All vendors love to talk about how their products stop this or that attack. After all, protecting customers gives a sense of pride and achievement. But with Zero Networks, there’s a key difference–our product consistently stops ransomware WITHOUT requiring extra headcount or security expertise. Although no solution should ever claim to be “set and forget”, Zero Networks can at least showcase two different-sized organizations (SMB and medium-sized enterprise) who withstood ransomware attacks with virtually no security expertise as well as very little effort.
Case study #1: A small-sized law firm
A small, US-based law firm with a single person overseeing its entire IT and cybersecurity operations discovered an indication of a potential attack several days after it occurred. Further analysis of the incident indicated that it was instigated by a Russia-based cyber-attack group.
Since Zero Networks was already fully deployed, the attackers, who managed to breach one of the firm’s machines, couldn’t spread into any other machine and were stopped cold in their tracks with no IT intervention required.
Ransomware attacks on law firms have the potential for greater repercussions. For example, in July 2021, the large national firm Campbell Conroy & O’Neil alerted clients to a ransomware attack that took place on its systems the preceding February. The firm later admitted that the systems breached contained names, dates of birth, driver’s license numbers, Social Security numbers, passport numbers, financial information, medical information, online account credentials, biometric data, and more.
With highly sensitive and vital data, law firms of any size make a logical target for attackers. Law firms are required to keep their clients’ information confidential as a matter of professional ethics, and those that are negligent in their cybersecurity protocol could expose themselves to legal liability if that negligence results in public exposure of clients’ sensitive information.
Case study #2: A medium-sized healthcare organization
When a healthcare organization with thousands of machines experienced a ransomware incident this year, they quickly approached Zero Networks to remediate the situation. Within 24 hours, Zero Networks’ Access Orchestrator automatically microsegmented their entire network and placed MFA rules across all protocols and machines. The attacker managed to get to tens of machines, but after Zero Networks was mostly deployed, the attacker could not spread anymore. Persistent, the attacker made several more attempts from many angles but was blocked every time.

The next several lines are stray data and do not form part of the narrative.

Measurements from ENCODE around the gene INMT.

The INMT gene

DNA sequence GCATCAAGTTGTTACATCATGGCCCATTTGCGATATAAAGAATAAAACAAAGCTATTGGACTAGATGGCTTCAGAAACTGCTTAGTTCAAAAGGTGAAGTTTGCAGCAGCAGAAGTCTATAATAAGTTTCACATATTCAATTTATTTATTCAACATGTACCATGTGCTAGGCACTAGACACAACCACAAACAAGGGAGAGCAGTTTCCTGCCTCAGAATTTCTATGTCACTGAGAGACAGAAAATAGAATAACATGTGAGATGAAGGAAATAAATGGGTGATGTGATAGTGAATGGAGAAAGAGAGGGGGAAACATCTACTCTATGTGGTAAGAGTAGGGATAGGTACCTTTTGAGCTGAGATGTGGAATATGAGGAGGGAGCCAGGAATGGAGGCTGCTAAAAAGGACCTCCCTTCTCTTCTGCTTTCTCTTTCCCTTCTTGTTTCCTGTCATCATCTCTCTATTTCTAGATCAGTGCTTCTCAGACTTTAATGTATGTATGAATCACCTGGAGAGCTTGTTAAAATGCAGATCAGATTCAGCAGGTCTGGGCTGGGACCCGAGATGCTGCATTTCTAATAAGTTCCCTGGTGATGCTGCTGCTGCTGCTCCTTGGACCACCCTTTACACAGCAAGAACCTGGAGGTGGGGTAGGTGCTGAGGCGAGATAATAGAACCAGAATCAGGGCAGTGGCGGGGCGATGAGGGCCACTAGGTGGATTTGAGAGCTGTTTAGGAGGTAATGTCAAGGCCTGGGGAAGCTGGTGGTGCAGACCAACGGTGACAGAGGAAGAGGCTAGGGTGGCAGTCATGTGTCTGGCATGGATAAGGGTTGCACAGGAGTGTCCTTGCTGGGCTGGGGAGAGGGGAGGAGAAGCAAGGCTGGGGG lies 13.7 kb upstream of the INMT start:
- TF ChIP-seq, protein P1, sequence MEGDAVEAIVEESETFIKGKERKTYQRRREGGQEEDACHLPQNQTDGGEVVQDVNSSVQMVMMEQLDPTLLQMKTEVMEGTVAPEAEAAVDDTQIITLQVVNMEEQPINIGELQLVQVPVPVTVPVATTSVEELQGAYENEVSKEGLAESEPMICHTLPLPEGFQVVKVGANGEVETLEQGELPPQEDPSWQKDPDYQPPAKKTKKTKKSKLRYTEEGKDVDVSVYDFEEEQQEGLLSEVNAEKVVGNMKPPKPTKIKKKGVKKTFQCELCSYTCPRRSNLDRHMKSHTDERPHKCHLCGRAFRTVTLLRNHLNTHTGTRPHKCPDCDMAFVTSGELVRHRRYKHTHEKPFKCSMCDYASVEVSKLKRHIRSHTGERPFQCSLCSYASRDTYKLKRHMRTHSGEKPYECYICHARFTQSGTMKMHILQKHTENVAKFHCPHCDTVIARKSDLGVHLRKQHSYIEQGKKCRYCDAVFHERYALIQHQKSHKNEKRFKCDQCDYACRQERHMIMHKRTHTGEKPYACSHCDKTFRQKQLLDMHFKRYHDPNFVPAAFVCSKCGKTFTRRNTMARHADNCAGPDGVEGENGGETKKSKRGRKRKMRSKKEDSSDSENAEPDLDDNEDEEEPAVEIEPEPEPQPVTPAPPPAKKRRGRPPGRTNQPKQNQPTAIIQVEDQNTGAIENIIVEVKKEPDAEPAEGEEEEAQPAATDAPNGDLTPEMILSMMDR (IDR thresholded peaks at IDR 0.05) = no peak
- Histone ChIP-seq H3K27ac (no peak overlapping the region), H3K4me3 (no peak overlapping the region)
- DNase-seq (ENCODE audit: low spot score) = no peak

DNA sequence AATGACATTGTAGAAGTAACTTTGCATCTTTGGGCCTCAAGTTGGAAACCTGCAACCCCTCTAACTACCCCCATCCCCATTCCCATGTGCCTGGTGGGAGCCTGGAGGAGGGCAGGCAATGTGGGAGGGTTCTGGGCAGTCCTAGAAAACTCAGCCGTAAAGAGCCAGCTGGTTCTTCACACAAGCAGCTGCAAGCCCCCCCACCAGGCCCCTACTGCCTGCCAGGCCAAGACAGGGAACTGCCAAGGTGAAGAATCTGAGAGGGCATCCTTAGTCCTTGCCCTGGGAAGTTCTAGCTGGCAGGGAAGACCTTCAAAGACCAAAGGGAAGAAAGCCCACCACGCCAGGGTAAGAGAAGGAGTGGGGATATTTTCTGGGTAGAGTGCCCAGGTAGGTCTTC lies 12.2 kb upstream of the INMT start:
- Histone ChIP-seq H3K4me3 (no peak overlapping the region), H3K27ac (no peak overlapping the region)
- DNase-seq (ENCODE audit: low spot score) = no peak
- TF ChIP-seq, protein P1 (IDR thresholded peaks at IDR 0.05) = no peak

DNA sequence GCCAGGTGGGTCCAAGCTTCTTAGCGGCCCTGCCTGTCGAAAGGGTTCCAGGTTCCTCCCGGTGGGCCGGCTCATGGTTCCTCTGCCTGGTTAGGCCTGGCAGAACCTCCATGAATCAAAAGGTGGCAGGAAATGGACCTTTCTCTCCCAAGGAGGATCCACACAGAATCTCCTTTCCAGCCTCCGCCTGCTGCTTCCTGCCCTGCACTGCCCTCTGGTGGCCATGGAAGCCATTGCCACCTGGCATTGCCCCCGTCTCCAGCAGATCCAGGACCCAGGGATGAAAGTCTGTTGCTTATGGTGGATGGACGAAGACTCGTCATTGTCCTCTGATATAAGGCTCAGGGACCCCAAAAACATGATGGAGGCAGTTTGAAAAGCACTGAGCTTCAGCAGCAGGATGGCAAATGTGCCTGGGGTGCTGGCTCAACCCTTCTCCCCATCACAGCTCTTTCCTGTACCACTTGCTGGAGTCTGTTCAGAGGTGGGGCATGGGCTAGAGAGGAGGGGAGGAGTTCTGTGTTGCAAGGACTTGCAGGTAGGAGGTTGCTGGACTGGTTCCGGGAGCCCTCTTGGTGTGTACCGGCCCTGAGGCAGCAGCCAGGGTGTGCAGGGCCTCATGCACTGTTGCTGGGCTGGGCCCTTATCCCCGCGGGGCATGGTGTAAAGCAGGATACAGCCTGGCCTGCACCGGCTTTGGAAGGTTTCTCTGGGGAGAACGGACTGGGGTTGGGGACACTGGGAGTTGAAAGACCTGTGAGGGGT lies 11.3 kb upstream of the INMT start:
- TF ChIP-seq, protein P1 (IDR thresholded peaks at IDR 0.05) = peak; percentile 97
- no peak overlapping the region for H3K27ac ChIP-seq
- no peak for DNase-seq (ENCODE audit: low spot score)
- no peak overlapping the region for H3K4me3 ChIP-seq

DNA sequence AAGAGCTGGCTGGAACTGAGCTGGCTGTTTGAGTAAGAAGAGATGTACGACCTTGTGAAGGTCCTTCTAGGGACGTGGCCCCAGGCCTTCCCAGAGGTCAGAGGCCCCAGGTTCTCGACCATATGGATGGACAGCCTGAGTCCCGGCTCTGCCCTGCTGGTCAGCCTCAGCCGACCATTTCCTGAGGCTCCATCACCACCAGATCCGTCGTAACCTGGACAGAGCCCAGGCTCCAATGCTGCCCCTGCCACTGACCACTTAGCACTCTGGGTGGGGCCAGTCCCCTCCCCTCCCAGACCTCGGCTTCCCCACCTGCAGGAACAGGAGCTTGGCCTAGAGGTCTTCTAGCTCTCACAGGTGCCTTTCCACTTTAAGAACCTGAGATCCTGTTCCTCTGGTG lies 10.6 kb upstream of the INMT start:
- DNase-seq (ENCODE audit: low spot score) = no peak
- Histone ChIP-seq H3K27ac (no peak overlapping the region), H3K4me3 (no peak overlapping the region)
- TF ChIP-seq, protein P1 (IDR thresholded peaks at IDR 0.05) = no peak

Attacks on healthcare organizations are at an all time high. Last year alone, 1,203 healthcare providers in the U.S. were impacted by a ransomware incident. And the stakes go well beyond ransoms. In October, a woman in Alabama filed a lawsuit alleging a hospital had not informed her that a ransomware attack had disabled its computers, causing severely diminished care which ultimately led to her daughter’s death.
So why are attacks on healthcare organizations increasing? For starters, healthcare organization have a lot more legacy operating systems they can’t upgrade due to medical equipment. The Wall Street Journal also noted that many of these attackers deployed their payloads more quickly in the networks of healthcare organizations than that of any other vertical because they thought their victims would be more inclined to pay.
How Zero Networks stopped ransomware attacks
Despite being relatively small, both firms neither had a SOC nor threat hunting capabilities, yet both were able to fend off an advanced adversary better than larger organizations with the best SOCs. How?
- Self-service MFA network access: Zero Networks applied just-in-time privileged access with self-service MFA for abnormal activity, privileged users, and any other time extreme security was required.
- Invisible automation: Zero Networks brought strong protection without impacting the day-to-day employee experience by automating segmentation across non risky protocols to ensure standard employee routines and interactions experience zero disruption – even during an attack.
And all of this was achieved without the use of agents, as Zero Networks deploys as a virtual appliance that is not inline, enforcing policy via remote controller for firewalls to eliminate agent management and usability headaches.